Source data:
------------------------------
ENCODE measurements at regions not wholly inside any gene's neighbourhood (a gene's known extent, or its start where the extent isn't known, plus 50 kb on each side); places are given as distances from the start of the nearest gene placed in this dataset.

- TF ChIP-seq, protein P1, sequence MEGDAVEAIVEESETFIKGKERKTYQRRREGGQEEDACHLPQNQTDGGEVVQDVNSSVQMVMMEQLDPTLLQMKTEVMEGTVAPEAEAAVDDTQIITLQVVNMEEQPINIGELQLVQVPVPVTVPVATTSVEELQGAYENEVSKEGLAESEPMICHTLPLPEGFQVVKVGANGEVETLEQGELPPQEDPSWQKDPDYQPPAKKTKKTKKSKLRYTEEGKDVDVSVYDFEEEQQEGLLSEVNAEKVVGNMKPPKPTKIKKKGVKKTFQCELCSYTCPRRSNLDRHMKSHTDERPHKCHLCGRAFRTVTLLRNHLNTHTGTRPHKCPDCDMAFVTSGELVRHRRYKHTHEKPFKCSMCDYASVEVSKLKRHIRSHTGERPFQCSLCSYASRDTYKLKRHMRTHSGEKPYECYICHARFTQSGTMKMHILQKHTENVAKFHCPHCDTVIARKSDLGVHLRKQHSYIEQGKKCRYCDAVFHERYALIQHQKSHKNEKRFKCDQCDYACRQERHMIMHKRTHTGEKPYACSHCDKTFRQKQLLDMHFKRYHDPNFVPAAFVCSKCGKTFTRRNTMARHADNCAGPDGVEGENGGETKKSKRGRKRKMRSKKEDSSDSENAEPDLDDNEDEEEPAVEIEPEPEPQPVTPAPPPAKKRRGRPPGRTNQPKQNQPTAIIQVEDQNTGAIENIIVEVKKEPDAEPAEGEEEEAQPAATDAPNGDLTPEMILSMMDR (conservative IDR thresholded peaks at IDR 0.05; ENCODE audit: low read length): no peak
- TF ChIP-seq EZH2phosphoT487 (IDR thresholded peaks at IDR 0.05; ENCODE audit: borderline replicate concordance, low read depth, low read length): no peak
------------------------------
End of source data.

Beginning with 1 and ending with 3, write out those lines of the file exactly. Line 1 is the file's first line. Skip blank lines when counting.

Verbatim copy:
ENCODE measurements at regions not wholly inside any gene's neighbourhood (a gene's known extent, or its start where the extent isn't known, plus 50 kb on each side); places are given as distances from the start of the nearest gene placed in this dataset.

- TF ChIP-seq, protein P1, sequence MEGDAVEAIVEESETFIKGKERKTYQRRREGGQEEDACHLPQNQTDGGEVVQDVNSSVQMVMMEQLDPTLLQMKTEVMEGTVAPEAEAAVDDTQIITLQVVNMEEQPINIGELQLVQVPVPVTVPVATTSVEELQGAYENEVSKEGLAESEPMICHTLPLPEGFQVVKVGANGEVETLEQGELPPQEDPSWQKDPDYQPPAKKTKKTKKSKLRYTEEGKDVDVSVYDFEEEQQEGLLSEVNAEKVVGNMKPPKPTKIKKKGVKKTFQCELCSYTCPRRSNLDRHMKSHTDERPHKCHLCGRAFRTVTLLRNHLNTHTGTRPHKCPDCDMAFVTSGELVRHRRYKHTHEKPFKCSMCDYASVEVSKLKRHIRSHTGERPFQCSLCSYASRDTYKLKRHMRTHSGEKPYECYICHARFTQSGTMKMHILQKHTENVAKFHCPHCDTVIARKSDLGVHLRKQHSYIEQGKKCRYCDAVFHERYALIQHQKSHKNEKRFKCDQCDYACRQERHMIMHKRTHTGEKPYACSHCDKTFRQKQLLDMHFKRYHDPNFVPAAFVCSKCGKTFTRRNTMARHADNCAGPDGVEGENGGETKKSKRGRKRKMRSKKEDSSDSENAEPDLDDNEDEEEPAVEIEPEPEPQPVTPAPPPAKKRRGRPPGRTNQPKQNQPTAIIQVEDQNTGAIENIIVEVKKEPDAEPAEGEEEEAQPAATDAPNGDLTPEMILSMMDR (conservative IDR thresholded peaks at IDR 0.05; ENCODE audit: low read length): no peak
- TF ChIP-seq EZH2phosphoT487 (IDR thresholded peaks at IDR 0.05; ENCODE audit: borderline replicate concordance, low read depth, low read length): no peak